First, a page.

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GeneSeek to Expand Menu of Ag Chips in Bid to Bring 'Genomics to the Masses'

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By Justin Petrone

Agrigenomics service provider GeneSeek will this year add several new agriculture-related SNP genotyping arrays to round out its offering to livestock researchers and breeders.

GeneSeek's new products will include low-density arrays for beef and dairy cattle, as well as a medium-density option for bovine research, and low-density arrays for association studies and genomic selection in pigs and chickens.

Daniel Pomp, GeneSeek’s co-founder, discussed the pending availability of the arrays at the Plant and Animal Genome Conference, held last week in San Diego. Pomp currently serves as a consultant for GeneSeek's parent company Neogen.

Illumina will manufacture all of the new arrays in its Infinium iSelect custom genotyping format. GeneSeek has branded the new bovine chips as the Genomic Profiler Low Density for Beef Cattle, the Genomic Profiler Low Density for Dairy Cattle, and the Genomic Profiler 90K for Bovine.

Pomp said that the company partially selected content for the new chips from arrays already on the market. The Genomic Profiler Low Density arrays for dairy and beef cattle, currently in the process of being introduced, are based on the existing Illumina BovineLD, but add disease tests for beef and dairy cattle. The arrays also include SNPs from Illumina’s 3K bovine array that were not included on the BovineLD chip Illumina launched last year. According to Pomp, the inclusion of these SNPs will help with "continuity and comparability" for GeneSeek customers who have used the 3K in their previous studies.

In three months, GeneSeek will also debut the Genomic Profiler 90K, a "merger" of Illumina’s BovineHD, BovineSNP50, and BovineLD arrays. It includes all the SNPs on the BovineLD, 24,000 of the "best and most informative" SNPs from the BovineSNP50, and 53,000 SNPs from the BovineHD that were selected "based on impact on dairy net merit."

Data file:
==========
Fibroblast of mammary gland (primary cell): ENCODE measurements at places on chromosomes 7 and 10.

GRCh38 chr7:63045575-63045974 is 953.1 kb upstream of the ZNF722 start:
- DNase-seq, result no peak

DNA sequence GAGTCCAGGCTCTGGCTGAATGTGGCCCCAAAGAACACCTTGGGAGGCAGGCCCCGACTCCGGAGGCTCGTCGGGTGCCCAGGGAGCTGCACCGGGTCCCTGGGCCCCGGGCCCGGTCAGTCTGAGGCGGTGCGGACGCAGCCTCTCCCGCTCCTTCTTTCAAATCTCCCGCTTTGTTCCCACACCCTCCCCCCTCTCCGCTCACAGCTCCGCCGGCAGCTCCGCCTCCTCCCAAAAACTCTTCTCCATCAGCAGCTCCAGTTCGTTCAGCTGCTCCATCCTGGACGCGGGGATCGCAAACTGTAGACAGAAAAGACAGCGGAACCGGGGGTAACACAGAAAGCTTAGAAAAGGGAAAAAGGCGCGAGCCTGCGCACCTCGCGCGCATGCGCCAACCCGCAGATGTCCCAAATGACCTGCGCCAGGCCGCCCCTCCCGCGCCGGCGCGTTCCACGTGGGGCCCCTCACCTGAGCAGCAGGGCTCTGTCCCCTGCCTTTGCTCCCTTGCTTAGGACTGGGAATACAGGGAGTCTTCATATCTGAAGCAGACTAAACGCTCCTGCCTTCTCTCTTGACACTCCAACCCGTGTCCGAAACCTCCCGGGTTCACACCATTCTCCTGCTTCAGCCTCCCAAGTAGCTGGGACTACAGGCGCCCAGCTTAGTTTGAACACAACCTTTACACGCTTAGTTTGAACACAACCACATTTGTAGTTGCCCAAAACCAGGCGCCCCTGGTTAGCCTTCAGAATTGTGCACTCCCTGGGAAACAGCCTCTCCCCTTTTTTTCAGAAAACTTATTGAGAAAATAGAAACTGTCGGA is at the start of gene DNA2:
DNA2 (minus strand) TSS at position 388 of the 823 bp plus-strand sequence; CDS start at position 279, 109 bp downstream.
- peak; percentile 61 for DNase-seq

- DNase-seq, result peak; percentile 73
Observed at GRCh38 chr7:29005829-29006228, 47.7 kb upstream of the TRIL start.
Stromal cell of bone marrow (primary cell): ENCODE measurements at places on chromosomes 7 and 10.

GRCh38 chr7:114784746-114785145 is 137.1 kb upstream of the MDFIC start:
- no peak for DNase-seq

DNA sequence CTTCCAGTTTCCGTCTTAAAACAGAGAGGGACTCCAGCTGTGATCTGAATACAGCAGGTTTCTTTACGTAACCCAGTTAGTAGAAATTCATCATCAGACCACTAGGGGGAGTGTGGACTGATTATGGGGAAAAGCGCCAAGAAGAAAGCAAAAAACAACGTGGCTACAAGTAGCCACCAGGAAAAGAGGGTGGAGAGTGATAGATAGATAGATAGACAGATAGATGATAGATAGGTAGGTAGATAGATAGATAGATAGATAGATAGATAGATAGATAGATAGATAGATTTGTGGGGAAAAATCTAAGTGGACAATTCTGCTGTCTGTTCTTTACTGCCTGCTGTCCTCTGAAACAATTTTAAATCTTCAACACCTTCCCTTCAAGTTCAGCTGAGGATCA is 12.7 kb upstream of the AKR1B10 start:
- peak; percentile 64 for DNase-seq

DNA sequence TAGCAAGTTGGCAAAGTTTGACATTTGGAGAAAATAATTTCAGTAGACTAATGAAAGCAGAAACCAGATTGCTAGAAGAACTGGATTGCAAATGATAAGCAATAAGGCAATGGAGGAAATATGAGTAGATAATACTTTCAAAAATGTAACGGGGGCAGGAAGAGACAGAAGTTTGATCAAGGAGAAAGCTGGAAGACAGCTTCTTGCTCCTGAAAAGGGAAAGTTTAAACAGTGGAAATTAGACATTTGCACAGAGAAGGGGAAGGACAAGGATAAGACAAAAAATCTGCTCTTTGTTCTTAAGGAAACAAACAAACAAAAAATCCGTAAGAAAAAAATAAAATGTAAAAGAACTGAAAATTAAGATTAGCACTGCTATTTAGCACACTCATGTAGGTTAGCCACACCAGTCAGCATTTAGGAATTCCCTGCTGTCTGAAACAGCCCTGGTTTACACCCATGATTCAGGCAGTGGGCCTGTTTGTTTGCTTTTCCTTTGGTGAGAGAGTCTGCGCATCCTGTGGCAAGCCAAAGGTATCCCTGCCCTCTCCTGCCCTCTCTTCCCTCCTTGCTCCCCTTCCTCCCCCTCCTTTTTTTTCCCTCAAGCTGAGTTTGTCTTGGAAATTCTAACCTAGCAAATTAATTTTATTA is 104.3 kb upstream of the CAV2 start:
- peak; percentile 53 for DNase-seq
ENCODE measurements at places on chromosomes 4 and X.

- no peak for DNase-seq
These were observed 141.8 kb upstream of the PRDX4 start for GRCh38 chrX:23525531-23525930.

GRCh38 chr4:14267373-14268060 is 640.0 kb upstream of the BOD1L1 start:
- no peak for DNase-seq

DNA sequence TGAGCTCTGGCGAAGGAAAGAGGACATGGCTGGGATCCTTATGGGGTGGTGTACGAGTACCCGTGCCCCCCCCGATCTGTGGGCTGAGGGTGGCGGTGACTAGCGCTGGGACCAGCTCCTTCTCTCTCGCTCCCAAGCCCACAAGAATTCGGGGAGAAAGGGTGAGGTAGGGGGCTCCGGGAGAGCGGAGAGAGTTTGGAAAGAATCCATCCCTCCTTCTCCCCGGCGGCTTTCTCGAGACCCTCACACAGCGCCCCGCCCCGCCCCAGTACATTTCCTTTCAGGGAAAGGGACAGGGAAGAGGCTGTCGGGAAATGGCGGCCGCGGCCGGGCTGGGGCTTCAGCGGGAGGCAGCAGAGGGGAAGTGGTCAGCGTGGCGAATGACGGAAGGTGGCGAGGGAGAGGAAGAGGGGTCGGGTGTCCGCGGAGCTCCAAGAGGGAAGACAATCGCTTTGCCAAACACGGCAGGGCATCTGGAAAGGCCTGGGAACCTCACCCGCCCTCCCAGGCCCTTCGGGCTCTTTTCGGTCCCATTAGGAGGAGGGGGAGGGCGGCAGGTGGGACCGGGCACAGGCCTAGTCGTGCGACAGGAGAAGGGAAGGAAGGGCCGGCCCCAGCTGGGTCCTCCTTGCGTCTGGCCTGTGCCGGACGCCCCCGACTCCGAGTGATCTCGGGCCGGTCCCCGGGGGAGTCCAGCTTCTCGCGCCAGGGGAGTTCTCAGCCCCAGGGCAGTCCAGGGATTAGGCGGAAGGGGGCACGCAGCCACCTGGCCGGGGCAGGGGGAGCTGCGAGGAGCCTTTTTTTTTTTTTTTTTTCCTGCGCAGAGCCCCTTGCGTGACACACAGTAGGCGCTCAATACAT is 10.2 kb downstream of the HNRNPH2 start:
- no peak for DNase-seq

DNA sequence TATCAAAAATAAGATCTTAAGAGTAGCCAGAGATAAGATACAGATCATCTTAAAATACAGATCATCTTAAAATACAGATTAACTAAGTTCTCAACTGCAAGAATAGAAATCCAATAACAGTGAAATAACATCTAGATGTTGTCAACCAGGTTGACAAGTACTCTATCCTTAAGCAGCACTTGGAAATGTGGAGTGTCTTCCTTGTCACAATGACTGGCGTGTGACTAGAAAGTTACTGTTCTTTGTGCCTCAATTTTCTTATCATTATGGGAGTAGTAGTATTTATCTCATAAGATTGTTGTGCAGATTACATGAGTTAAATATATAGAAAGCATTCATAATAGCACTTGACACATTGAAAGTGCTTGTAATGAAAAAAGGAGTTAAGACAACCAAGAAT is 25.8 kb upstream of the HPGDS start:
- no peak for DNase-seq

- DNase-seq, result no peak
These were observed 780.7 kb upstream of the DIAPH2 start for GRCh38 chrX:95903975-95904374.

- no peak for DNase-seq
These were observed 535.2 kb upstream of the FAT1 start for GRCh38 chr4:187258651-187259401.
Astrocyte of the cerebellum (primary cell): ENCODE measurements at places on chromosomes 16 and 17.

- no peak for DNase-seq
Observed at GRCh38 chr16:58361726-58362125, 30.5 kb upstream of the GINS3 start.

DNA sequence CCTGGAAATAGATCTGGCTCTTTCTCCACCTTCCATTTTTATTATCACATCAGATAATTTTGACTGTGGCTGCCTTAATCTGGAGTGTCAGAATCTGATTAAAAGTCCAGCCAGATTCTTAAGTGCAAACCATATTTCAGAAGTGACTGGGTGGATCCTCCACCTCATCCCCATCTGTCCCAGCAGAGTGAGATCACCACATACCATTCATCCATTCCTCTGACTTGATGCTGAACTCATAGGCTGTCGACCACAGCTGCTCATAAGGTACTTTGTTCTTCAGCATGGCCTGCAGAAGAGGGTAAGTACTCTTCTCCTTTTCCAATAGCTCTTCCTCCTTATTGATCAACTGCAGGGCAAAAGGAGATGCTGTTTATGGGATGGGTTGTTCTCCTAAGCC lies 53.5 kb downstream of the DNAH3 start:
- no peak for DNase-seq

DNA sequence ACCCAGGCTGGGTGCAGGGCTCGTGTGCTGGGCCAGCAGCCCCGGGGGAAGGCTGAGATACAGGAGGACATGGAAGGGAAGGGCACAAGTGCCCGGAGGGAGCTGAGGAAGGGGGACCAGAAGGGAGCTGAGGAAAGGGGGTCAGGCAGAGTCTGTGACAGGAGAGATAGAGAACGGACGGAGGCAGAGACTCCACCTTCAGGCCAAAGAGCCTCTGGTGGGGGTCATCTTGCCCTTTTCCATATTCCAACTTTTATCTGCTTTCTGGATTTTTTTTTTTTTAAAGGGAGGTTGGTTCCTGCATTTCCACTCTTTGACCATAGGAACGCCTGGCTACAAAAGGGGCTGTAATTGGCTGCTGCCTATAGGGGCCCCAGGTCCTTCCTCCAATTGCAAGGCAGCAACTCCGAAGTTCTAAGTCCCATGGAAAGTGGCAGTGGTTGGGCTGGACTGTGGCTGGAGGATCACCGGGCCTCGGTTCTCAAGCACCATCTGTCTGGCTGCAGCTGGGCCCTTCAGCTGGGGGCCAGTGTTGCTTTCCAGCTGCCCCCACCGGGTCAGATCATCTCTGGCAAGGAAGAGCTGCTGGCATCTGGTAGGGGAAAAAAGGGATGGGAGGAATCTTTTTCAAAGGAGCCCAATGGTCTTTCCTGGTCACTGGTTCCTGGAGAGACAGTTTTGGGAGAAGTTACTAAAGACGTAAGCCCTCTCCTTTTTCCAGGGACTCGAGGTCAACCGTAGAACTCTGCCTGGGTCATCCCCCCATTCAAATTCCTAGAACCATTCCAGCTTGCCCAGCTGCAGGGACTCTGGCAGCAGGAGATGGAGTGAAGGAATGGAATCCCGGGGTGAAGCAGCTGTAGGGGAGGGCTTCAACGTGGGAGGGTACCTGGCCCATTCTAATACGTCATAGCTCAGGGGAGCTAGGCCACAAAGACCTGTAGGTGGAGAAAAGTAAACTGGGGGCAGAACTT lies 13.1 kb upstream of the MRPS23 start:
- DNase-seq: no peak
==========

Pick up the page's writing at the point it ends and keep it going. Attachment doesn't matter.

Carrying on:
In addition, GeneSeek has added to the Genomic Profiler 90K array 10,000 new SNPs from different varieties of beef and dairy cattle breeds, with the idea that the SNPs might detect genetic variation that occurred after the content for the older bovine arrays was selected.

According to Pomp, GeneSeek worked with US Department of Agriculture-Agricultural Research Service geneticists Curt Van Tassel, George Wiggans, Paul VanRaden, and Matthew McClure to develop the new suite of bovine-related chips.

In addition to planning new arrays for chicken and pig studies, GeneSeek is looking to develop a high-density genotyping array for mouse studies. The company last year launched a 9,000-marker mouse chip, and is creating an 80,000-marker chip for that community.

Neogen spokesperson Rod Poland said that the company is eager to create new lower-density arrays to enable "imputation in pig, chicken, and any species where training sets are available on higher-density chips." He did not provide further comment on the new arrays.

According to Poland, GeneSeek already offers the Illumina BovineHD, BovineLD, and BovineSNP50 Beadchips to its clients, as well as the Affymetrix Bos-1 High Density array. The company also offers the CanineSNP50, PorcineSNP60, and OvineSNP50 arrays from Illumina’s catalog; as well as custom EquineSNP70 and GoatSNP50 arrays.

Poland said that the company sees "growing demand" for new genotyping arrays, hence the product introductions.

"The market is growing – this year we are experiencing a greater than 10 percent increase in sample volume in cattle and porcine genotyping – and globally for various commercial genotyping arrays we see a growing demand for additional tools," he said.

He attributed the demand to dropping costs for genotyping arrays. "As Illumina and Affymetrix technologies have become more affordable, a greater number of species can now be genotyped on these platforms, essentially bringing genomics to the masses," he said.

Founded in Lincoln, Neb., in 1998, GeneSeek was acquired by Lansing, Mich.-based Neogen for $13.5 million in stock in 2010 (BAN 4/6/2011). According to Poland, the acquisition has allowed GeneSeek to "expand and grow faster due to additional resources and investment."

At PAG, Pomp noted that GeneSeek recently hired managers to cover the European and Latin American markets (see related story, this issue). Neogen has provided GeneSeek with a larger global presence: While GeneSeek has maintained a European presence with an office in Nottingham, UK, since 2007, Neogen maintains offices in the UK, Mexico, Brazil, and China.


Have topics you'd like to see covered in BioArray News? Contact the editor at jpetrone [at] genomeweb [.] com

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